Proper Etiquette 101: How To Send A Direct Message On Twitter
If you look at them at all, chances are that you’ve noticed that Twitter removed the 140-character limit on its direct message feature recently (August 12 to be exact).
The change was made, according to Twitter, to make the “private side of Twitter even more powerful and fun.”
It was definitely a welcome change for many.
I mean, have you ever successfully had a REAL conversation with someone over DM WITHOUT having to send multiple messages because you hit a wall at 140 characters?
Unfortunately, if you give some people an inch they’ll take a mile.
I had a recent conversation with someone and noticed that the messages, sent about one a day, were being BURIED by the many messages that said something to the effect of, “Thank you for following me. For more information about ”
I’ve always found these messages to be frustrating, but she pointed out that they seem to be worse now that the character limit has been expanded (and we were forced to take our conversation to email, instead).
The question is: is it even okay to send direct messages?
What about ?
Are they completely off limits, now?
Keep reading to learn the proper etiquette for how to send a direct message on Twitter.
This is really what it comes down to, at the end of the day.
If all you’re doing is thanking people and then going straight to pushing your own agenda like telling them to check out your website, then you’re wasting your time because all you will do is annoy people (including me) and instead of , you’ll actually begin to see you follower growth shrink.
Twitter is a great place to go for customer service, and now that companies can opt in to receive DMs from anyone (even people they aren’t following), it’s even easier to communicate with customers.
Now that DMs can be longer than 140 characters, it may often be easier to describe an issue in a DM rather than a tweet, especially if it’s something the customer wants to address privately.
Holding these conversations over DM also keeps the entire conversation in one place, which makes it easier for everyone.
This is somewhat similar to my first “don’t”, in that you shouldn’t be pushing your own agenda by sending people links to your other social media sites or your website unless they ask for it.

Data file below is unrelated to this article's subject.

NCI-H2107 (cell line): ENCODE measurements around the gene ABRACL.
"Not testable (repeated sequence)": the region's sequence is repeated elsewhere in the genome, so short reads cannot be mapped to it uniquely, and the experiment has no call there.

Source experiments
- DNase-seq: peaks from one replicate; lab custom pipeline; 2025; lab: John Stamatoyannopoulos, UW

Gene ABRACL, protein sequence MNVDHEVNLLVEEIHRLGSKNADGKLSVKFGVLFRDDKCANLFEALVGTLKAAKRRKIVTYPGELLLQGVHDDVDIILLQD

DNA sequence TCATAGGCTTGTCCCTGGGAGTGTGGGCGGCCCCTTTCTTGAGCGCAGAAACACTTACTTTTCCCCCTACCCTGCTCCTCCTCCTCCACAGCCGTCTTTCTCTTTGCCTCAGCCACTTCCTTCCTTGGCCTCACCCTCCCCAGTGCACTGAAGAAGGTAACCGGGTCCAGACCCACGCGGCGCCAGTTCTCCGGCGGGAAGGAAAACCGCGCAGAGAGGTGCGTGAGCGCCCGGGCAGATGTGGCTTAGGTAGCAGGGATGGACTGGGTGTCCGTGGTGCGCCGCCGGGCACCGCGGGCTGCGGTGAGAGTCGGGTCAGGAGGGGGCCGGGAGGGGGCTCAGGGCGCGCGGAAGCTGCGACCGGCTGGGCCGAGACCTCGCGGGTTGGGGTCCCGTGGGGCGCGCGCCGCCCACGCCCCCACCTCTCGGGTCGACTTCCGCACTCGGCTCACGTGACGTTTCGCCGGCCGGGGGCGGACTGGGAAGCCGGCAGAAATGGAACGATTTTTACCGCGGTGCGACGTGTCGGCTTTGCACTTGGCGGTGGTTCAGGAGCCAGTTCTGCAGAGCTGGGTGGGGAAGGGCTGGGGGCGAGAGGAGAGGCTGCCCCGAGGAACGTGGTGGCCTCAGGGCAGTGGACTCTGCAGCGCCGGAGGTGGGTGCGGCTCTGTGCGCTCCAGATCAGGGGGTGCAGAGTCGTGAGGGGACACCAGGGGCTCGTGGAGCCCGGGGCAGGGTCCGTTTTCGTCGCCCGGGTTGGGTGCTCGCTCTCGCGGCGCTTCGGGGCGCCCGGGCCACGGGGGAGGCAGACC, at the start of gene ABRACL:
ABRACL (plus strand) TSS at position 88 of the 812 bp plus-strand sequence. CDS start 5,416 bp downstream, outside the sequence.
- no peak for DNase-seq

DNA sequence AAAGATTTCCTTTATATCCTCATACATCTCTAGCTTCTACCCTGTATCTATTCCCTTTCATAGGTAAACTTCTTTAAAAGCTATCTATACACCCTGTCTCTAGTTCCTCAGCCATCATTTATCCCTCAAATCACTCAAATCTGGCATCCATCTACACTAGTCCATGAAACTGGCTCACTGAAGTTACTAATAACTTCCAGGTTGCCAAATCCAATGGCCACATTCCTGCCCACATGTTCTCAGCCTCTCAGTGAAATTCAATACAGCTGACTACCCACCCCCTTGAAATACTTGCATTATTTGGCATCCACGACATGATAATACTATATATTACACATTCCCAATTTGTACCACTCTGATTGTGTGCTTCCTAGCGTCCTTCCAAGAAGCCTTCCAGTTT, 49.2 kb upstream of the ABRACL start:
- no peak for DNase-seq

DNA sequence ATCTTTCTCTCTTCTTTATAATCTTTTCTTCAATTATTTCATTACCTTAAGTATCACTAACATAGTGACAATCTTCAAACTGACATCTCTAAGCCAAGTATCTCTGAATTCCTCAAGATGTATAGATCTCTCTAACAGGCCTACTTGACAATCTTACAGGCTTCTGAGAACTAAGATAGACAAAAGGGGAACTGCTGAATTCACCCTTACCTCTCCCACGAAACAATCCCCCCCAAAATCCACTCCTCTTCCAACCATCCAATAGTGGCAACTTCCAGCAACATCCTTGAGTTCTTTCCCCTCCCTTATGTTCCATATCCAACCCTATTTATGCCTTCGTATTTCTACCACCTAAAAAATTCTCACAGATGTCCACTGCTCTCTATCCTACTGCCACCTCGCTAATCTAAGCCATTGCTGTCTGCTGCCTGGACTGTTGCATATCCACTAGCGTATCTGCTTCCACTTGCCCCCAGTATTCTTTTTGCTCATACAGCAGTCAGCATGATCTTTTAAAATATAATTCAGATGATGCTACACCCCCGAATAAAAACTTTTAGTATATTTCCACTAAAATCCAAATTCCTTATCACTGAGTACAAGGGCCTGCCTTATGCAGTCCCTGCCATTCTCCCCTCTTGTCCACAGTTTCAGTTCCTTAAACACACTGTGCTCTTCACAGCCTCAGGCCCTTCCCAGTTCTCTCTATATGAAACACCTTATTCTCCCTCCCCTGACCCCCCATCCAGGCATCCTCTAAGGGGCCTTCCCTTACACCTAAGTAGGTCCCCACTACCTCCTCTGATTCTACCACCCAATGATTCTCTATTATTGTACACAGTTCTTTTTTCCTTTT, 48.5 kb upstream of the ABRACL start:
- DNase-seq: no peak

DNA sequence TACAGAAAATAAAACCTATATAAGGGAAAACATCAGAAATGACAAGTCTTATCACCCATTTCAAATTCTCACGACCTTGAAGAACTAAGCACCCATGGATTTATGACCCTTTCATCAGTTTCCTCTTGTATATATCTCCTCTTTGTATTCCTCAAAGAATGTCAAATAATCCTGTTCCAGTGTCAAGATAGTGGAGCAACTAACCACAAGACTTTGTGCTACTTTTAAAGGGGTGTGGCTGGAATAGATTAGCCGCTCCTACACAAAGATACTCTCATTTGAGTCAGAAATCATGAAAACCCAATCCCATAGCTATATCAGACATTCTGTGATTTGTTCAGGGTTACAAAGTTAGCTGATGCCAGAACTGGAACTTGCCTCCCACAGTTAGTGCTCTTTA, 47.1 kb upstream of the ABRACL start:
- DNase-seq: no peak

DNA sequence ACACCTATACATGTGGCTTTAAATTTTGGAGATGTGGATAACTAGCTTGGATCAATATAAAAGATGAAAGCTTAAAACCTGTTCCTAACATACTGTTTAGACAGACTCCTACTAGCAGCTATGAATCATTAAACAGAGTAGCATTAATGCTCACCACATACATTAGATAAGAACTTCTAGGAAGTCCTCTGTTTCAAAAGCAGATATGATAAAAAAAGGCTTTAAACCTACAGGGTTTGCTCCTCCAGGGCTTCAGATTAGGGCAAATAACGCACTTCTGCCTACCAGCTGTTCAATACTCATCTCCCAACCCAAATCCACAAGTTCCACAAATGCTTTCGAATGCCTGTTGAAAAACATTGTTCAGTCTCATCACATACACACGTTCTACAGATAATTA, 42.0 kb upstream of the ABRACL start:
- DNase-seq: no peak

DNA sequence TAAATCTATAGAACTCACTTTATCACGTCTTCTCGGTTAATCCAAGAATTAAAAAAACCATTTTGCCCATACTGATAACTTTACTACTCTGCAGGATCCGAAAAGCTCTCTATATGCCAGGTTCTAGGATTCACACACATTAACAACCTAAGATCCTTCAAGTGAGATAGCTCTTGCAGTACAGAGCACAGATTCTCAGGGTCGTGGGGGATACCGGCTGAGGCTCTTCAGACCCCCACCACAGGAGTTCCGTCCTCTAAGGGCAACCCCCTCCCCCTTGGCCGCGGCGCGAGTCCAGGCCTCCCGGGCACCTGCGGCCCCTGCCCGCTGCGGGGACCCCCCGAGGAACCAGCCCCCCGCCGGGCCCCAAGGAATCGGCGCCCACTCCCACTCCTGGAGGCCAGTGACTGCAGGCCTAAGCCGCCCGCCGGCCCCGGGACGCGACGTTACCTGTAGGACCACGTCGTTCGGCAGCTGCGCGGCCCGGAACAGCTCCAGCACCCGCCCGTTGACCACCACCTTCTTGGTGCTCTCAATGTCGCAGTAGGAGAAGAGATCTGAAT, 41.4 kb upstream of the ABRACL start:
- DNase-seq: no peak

It also means that you shouldn’t invite someone to communicate with you on another platform like Facebook (unless you find yourself in a position like I did where your DMs are being buried; then they’ll likely understand).
I’m probably going to for just typing those words.
However, I have to tell you that I’ve had a lot of to start conversations.
The key is that you either need to be providing value or sending something that is curiosity driven to get a conversation going.
It needs to be all about building relationships.
Currently I’m using an auto DM that thanks people for connecting with me and asks if they’re or pleasure. And it works!
I get a within DMs and BUILD RELATIONSHIPS there.
That said, if you are using auto DMs to push your own agenda then I completely agree with the many marketers who are vehemently opposed to using them.
However, if you leverage direct messages strategically, they do work and you should give them a try.
If you are sending any kind of DM (automated or otherwise) that doesn’t contain value, then stop immediately. This is not the .
However, if you are interested in using them strategically as a means of building relationships with people online, even influencers who might miss your tweets, they can be a great option.
Just make sure that you give value first and that you put your own agenda on the back burner.
Are you using any kind of automated DM?
What do you feel is the proper etiquette on how to send a direct message on Twitter?
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